Percy is under the influence of anesta.  This becomes obvious to Marcus when he observes her injuring herself and not feeling pain.  Then she attacks him before recovering enough sense to ask him to lock her up in the brig.


He does as she wishes.

Percy on drugs is a disturbing sight.  The normally quiet young woman becomes manic, with a wild look in her eyes.  And she keeps bloodying herself.

Roan Gerick

Travis and Gerick have a heart-to-heart conversation.  Each man has lost someone–Travis, his father, and Gerick, his son.  Gerick is grieving Sasha, whom, Travis says, the father needs to forgive.

Marcus Finds Xerc’s Corpse

Bliss has ordered the murder of Xerc.  The drug lord has also sent two thugs to kill Travis, who suffers a minor injury.  One thug does get away, however.

Dalyat/Bliss and a Thug

The thug finds Captain Dalyat, who is at another crime scene.  “Is it done?” she asks.  “He got away,” the thug replies.  Dalyat is upset.  She reveals where Travis, Callie, Rudolpho, and Frankel are supposed to meet.  “I want them all eliminated,” she says.  She has plans to expand her drug empire greatly after the Mars drug czar is dead.  The captain also vows that, if the thug fails her, she will kill him and everybody he knows.

Travis returns to the Tulip and finds Percy in the brig and Marcus minding her.  He and Marcus take the sedated Percy to the infirmary, where Caravaggio updates Travis on recent events.  So Travis departs for Titan City again, leaving Marcus to care for Percy.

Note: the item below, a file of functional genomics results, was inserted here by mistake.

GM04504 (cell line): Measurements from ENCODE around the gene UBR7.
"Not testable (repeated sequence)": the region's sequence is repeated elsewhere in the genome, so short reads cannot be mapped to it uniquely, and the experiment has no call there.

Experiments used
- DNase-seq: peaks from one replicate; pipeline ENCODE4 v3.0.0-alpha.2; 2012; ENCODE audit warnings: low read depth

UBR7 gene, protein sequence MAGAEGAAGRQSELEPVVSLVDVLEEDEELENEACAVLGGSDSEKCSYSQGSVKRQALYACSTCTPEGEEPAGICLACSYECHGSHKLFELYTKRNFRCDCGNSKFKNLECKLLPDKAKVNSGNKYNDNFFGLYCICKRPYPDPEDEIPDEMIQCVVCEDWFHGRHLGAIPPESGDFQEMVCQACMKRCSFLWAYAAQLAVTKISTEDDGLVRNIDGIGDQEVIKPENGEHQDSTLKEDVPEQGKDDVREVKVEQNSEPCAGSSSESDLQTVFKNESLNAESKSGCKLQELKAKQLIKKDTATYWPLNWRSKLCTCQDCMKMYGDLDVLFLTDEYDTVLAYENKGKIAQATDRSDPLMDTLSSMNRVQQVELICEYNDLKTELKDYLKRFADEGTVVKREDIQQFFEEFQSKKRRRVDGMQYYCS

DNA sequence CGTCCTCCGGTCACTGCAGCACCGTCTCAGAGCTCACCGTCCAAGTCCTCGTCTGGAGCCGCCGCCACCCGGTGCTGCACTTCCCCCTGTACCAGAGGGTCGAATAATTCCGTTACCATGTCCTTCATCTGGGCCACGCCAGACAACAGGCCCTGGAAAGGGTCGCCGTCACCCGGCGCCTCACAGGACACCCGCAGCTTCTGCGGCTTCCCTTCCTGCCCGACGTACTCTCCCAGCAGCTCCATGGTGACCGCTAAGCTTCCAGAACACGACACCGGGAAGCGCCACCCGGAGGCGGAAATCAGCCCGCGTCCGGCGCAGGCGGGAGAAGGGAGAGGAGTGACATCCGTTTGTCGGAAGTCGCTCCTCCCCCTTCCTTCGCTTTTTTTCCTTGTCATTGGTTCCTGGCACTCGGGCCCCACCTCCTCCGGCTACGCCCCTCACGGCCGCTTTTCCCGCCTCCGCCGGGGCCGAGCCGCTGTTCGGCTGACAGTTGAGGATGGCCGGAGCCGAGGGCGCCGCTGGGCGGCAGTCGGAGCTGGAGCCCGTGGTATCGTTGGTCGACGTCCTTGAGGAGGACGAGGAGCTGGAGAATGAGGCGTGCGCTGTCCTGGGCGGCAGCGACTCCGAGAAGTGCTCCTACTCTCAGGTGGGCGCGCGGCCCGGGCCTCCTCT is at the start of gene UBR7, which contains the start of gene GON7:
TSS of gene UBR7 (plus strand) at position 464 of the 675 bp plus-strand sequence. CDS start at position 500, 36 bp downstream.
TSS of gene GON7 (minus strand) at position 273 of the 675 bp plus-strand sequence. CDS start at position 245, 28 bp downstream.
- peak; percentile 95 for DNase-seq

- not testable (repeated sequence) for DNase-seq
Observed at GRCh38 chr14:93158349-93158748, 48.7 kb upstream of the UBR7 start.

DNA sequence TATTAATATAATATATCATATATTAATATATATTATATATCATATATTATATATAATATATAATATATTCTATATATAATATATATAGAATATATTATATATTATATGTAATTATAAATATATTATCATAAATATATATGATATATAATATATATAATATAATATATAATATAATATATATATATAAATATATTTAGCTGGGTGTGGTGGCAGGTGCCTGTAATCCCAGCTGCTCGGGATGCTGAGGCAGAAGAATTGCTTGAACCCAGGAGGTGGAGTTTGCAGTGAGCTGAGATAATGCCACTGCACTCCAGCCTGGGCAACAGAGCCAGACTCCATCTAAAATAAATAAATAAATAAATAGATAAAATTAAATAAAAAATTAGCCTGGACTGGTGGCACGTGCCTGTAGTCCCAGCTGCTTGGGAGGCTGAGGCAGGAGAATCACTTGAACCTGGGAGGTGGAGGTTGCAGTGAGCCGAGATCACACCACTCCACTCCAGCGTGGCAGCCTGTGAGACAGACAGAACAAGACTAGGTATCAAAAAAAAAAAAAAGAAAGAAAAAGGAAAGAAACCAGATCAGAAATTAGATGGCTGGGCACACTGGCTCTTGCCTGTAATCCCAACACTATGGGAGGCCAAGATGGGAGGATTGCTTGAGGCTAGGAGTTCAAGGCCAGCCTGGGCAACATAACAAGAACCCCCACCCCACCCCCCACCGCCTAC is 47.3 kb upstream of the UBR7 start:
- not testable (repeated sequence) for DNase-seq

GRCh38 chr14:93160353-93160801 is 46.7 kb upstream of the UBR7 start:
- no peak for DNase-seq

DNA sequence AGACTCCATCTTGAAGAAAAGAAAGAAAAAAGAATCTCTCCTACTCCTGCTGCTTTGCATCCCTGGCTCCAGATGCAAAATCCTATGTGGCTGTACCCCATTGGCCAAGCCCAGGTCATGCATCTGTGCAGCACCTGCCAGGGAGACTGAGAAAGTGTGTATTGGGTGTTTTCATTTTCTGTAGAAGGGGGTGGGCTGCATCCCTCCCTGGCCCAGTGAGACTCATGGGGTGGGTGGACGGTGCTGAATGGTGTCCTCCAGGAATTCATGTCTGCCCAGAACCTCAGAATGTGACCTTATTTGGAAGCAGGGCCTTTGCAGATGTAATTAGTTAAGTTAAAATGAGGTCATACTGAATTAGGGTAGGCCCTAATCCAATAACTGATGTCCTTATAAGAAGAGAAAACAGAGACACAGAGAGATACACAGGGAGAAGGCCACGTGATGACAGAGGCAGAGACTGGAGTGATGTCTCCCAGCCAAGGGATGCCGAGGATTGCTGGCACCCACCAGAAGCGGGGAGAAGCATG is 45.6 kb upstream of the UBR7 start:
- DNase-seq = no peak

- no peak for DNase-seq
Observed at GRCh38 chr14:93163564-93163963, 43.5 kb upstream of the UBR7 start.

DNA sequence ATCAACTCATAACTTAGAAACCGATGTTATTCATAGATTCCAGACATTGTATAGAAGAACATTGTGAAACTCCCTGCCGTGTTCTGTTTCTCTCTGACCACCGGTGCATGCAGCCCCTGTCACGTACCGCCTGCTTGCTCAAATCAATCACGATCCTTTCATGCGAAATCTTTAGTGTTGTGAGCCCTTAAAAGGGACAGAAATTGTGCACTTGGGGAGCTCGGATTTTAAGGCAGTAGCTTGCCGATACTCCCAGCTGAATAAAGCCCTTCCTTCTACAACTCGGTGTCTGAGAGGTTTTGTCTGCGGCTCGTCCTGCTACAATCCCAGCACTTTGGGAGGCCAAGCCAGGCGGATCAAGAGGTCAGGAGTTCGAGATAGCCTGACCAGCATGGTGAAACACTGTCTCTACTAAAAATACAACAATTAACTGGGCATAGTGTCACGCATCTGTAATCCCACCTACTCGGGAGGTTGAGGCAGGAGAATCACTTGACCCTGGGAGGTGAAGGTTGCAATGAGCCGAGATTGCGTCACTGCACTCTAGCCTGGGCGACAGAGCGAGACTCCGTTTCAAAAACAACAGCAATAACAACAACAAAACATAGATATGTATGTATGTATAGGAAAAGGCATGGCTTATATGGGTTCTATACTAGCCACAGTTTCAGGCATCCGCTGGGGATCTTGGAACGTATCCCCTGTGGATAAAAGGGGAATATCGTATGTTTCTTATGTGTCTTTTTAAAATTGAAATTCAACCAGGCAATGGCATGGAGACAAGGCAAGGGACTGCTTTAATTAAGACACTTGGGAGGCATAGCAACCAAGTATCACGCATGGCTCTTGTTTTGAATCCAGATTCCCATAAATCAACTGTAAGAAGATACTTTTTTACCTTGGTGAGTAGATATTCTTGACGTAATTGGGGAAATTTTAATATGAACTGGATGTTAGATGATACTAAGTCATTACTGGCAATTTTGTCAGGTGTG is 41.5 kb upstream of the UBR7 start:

Frankel and Travis arrive at the scene of a gunfight between Callie and Rudolpho (on the side of the good guys) and some thugs (on the side of Bliss, the evil drug lord).  Frankel tells Travis that he (Frankel) “agreed to be the bait, not the star attraction in a turkey shoot.”  Travis hands the drug czar a gun and the two of them join the gunfight, winning it, of course.  Then the thug from the various scene reveals that Dalyat is Bliss.

Dalyat’s Arrest

Our heroes arrest Dalyat, who says, “Well it took you long enough.”  She also reveals that she never had a daughter.  That was also part of her cover.  Dalyat also says that her conscience is clear.  This means, of course, that she has no conscience; she is amoral.  She asks Travis if his conscience is clear.  It is not, he replies.  But Travis is a hero because, despite his criminal past, he has a conscience and acts accordingly.

Travis and Gerick

Travis and Gerick part on positive terms.  The older man loans Travis a photograph of his one-day-old self.  Make a copy and return the original the next time you have a chance, Gerick says.

We may presume, of course, that Percy is in either the infirmary or her quarters, recovering from her drug episode.